TacoTime’s Longevity Due to Franchise Owners’ Commitment to Quality
Our commitment to superior food and excellent customer service are the keys to our long-term growth
TacoTime® Mexican food franchise brand’s high food standards helped us establish a strong reputation and loyal brand following that is now 50 years strong.
“The key difference with TacoTime is our taste profile,” says Kevin Gingrich, President of TacoTime, who also is a franchisee with multiple TacoTime locations in Utah. “It tastes good because of the seasonings that we have, which are proprietary spice blends created by TacoTime.”
“But our bigger unique factor is how many items we make in-house. From making the taco shells — which most people don’t even know that we do — to the array of other items that are made from scratch. We make our own salsas and cook our own taco meat every two hours,” Gingrich adds. “The norm in QSR is where brands bring in products through the back door, maybe reheat it or just pour it out of a bag. We don’t do that. We cook it in-house, and that’s why it tastes better.”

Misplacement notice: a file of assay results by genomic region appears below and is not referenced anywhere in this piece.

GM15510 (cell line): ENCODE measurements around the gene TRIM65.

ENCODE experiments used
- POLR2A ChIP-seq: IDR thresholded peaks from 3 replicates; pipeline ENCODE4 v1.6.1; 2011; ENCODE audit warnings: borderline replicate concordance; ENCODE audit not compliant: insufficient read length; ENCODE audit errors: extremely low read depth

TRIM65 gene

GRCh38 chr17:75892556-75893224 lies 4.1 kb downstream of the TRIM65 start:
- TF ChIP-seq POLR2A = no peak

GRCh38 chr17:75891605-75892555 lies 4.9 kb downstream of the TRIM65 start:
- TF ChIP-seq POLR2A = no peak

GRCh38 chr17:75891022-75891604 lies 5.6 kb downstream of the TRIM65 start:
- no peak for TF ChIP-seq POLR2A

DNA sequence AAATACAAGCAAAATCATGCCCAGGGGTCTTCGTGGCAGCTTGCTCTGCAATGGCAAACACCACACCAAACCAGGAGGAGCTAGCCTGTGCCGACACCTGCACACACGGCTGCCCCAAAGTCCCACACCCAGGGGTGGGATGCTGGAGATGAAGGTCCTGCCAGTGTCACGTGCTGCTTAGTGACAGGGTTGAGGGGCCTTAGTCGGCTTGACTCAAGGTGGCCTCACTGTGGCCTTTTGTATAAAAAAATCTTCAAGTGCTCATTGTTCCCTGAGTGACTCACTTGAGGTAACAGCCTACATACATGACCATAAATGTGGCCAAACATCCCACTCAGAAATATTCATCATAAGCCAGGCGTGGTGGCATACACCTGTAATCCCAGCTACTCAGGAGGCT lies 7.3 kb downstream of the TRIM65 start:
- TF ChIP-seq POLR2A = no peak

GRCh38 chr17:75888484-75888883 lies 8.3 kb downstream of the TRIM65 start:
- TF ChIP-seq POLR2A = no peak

In the Mexican QSR franchise space, TacoTime’s menu stands out. In addition to customizable tacos, burritos, salads, nachos and quesadillas, TacoTime has an inventive line of popular food items such as our Mexi-Fries®, our version of tater rounds, and our hand-rolled Crisp Burritos. TacoTime’s commitment to food quality goes one step further than other brands through vegetarian-friendly options, kids meals and limited-time and seasonal offerings that keep customers excited to come back.
Tradition and great taste go hand in hand at TacoTime
TacoTime has a 50-year reputation of great food and superior customer service. Wyoming based multi-unit operators Denise and Lee Staley are quick to point out that our fresh ingredients have contributed to the longevity of their TacoTime Mexican food franchise locations.
“We were the very first ‘fast food’ restaurant in Rock Springs, which is the biggest town we operate in, and so we have history here,” Denise Staley says. “But we’re known for fresh products and how we make everything fresh every day and throughout the day — including our chips and shells. We’re known for that versus for being quick, which is the kind of reputation we want to have.”
Holding onto such core business practices while working to help TacoTime evolve has kept the business challenging for the Staleys, and they have enjoyed their time with the brand.
“We’re still doing things like Crisp Burritos that we did in the 1970s, because you can’t go wrong with tacos, burritos and enchiladas,” she says. “But we rolled out the sweet pork burrito as a trial, and now it’s on the national menu. It’s fun working to keep things changing while sticking to what we do best. Now we just need to find someone to eventually take over for us like we did for my husband’s parents!”